Q: I stumbled upon an article you wrote and felt like I had found the Holy Grail.
Unfortunately, my child is 17 and in junior in high school. Whether we just never landed in the office of the right professional or not, I just don't know, but my concern for him is greater than ever, and I'm hoping you can offer me some guidance as to how I can get my point across to the professionals now working with him.
There is no doubt in my mind that my son has some mental health issues. He has been diagnosed as being bipolar, having oppositional defiant disorder and obsessive-compulsive disorder. Although he did pretty well in elementary school (B's mostly), once he entered middle and high school, he barely scraped by. I could see that he wasn't doing the classwork or the homework, putting his head down in class, but on the exams, he would take them, get A's and skate through classes with low D's.
He amazes family and friends with some of his abilities. You can number a paper one through 20, and name 20 objects. He will write them down. If you take the paper away and conceal it, you can give him the numbers in any order, and he can give you the words. He can also figure out how to do or fix anything. I have been pulling my hair out throughout his educational career, because I want my son to do what I know he is capable of. He tells me he can't.
He is impulsive and highly manipulative in his environment. He is always looking for an opportunity to get away with something. He has been involved with the courts because of his very short fuse and impulsivity. He is currently in a residential home for boys for 90 days to get his behavior under control.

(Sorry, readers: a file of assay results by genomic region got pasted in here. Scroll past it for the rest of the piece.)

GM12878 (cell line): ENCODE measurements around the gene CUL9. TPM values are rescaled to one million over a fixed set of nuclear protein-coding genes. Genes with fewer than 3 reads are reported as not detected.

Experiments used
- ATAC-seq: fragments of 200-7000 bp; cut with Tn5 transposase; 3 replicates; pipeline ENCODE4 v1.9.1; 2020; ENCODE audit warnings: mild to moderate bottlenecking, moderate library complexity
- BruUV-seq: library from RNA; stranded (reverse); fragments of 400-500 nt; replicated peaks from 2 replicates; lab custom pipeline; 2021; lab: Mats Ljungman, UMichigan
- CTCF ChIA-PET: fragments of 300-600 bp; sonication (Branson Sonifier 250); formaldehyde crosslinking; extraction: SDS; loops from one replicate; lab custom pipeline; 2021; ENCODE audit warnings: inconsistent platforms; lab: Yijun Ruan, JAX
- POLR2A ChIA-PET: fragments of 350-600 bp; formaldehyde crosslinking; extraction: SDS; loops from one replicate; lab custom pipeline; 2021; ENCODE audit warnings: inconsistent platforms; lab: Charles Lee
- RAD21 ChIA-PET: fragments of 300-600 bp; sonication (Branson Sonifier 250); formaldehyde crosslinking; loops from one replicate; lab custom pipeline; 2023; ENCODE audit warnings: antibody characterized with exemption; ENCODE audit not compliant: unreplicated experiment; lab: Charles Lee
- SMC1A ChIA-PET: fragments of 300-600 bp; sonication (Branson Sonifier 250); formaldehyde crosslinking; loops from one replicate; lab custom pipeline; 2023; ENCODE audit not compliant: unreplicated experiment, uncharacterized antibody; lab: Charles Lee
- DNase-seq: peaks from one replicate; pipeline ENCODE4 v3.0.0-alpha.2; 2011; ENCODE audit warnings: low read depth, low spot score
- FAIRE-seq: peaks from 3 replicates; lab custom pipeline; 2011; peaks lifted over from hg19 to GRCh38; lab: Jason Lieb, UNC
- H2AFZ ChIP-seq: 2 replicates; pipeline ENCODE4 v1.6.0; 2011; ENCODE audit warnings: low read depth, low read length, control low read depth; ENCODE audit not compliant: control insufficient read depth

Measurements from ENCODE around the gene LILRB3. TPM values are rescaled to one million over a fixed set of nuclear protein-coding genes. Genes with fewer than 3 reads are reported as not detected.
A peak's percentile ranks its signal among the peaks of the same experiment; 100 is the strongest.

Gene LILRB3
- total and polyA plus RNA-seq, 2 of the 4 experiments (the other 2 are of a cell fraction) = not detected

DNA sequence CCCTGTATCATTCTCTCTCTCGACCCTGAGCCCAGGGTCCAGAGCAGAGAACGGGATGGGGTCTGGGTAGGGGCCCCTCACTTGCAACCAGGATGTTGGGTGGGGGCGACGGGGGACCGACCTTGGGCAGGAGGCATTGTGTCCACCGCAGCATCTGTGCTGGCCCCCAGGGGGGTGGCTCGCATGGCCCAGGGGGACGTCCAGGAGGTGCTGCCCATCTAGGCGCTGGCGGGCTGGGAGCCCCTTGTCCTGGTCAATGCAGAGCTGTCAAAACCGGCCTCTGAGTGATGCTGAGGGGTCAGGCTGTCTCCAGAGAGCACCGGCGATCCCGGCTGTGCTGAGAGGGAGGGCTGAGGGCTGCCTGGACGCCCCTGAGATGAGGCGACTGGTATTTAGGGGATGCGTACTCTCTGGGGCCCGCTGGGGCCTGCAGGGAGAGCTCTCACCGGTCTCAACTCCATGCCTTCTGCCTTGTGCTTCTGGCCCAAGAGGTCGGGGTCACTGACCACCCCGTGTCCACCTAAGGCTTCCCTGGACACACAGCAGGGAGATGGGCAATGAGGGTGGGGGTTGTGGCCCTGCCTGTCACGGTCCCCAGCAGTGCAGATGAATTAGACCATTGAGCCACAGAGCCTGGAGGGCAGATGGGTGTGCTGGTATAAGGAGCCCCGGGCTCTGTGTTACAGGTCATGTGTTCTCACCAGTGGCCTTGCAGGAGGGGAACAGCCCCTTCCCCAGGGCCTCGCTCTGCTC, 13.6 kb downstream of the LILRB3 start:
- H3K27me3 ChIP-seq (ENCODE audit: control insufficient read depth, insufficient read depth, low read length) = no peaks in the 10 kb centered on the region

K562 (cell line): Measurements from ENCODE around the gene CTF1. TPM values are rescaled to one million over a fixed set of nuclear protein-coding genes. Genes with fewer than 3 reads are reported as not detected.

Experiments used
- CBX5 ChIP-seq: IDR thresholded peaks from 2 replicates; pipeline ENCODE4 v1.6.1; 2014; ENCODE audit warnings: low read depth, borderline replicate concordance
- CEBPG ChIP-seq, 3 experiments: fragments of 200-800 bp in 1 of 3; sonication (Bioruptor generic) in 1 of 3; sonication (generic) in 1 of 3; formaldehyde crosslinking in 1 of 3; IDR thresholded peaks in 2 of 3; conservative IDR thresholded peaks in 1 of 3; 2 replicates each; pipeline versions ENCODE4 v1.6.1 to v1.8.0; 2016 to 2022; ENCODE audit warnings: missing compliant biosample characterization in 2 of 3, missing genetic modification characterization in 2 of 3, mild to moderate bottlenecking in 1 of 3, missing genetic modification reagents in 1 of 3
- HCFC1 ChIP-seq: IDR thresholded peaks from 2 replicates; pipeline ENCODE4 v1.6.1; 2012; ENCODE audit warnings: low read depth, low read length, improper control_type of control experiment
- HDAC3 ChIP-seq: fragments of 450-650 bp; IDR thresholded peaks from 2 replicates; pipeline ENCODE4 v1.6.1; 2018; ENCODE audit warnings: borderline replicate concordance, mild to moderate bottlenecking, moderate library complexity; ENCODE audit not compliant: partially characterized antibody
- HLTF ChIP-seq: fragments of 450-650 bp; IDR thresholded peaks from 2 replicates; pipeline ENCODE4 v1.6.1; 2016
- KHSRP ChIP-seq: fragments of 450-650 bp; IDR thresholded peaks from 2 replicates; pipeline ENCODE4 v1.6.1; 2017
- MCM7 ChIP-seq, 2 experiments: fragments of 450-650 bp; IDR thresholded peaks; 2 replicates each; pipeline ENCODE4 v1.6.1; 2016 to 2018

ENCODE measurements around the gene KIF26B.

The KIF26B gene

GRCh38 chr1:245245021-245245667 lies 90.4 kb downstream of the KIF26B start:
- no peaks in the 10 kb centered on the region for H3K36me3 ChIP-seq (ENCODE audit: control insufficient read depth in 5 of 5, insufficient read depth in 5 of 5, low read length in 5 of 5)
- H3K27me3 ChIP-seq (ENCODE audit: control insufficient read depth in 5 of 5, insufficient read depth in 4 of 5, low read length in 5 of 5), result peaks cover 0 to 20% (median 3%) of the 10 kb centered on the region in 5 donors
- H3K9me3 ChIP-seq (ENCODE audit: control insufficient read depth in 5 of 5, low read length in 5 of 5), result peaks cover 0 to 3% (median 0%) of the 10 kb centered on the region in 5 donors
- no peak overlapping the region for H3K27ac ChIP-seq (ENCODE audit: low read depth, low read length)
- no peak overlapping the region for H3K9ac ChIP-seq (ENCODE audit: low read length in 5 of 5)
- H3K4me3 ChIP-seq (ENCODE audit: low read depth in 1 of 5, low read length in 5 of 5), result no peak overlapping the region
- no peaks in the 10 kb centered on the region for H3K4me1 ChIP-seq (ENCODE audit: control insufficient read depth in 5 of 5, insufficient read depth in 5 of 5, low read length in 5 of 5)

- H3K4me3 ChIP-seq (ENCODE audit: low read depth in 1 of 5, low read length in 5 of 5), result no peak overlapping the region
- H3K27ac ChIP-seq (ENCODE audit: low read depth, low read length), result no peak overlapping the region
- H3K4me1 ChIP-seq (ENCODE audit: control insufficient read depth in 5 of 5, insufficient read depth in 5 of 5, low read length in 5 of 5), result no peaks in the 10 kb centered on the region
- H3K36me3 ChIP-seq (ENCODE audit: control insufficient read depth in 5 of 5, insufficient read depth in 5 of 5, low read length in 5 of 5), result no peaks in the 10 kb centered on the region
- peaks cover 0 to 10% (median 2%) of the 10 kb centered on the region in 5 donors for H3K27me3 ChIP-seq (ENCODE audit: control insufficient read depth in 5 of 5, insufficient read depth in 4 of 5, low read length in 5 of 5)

After reading your article about why bright kids sometimes fail in school, it smacked of my son. I would appreciate any guidance you could provide.
A: Considering the diagnoses that have already been applied, and the many professionals who have worked with your son, I can only assure you I have no magic solutions. With all the attention he's received for his amazing abilities, he no doubt feels that he must be spectacular in order to reach his potential.
Does your son have some interests that could lead him to a career in which he could eventually make a living? Getting D's in high school will not lead him to college opportunities. You might want to suggest he get a GED since he tests so well. He could begin work at a community college to explore possible skills that he can apply.
You mentioned his ability to fix things, and that might fit well with becoming an electrician, contractor, computer repairman or plumber. If his hands-on work can be fulfilling, he could work for a contractor for a while or develop his own business. If he wants to pursue a more advanced degree, a community college could lead him to a four-year university and toward engineering. If you're clear your expectations aren't impossibly high and only emphasize a respectable work ethic, he might actually find he can accomplish much with effort.
At age 17, he might benefit by reading the first part of my book, "Why Bright Kids Get Poor Grades and What You Can Do About It" (Great Potential Press, 2008), and I think you would certainly learn something from it as well. You could also find an article on my website titled, "Marching to the Beat of a Different Drummer" to be helpful. Please don't give up on your son, but do help him to learn that hard work builds confidence and that avoiding effort destroys confidence.
For free newsletters about "Why Bright Kids Get Poor Grades And What You Can Do About It" and/or "Marching to the Beat of a Different Drummer," send a self-addressed, stamped envelope to the address below. Dr. Sylvia B. Rimm is the director of the Family Achievement Clinic in Cleveland, Ohio, a clinical professor of psychiatry and pediatrics at the Case Western Reserve University School of Medicine, and the author of many books on parenting. More information on raising kids is available at www.sylviarimm.com. Please send questions to: Sylvia B. Rimm on Raising Kids, P.O. Box 32, Watertown, WI 53094 or [email protected] To read features by other Creators Syndicate writers and cartoonists, visit the Creators Syndicate website at www.creators.com.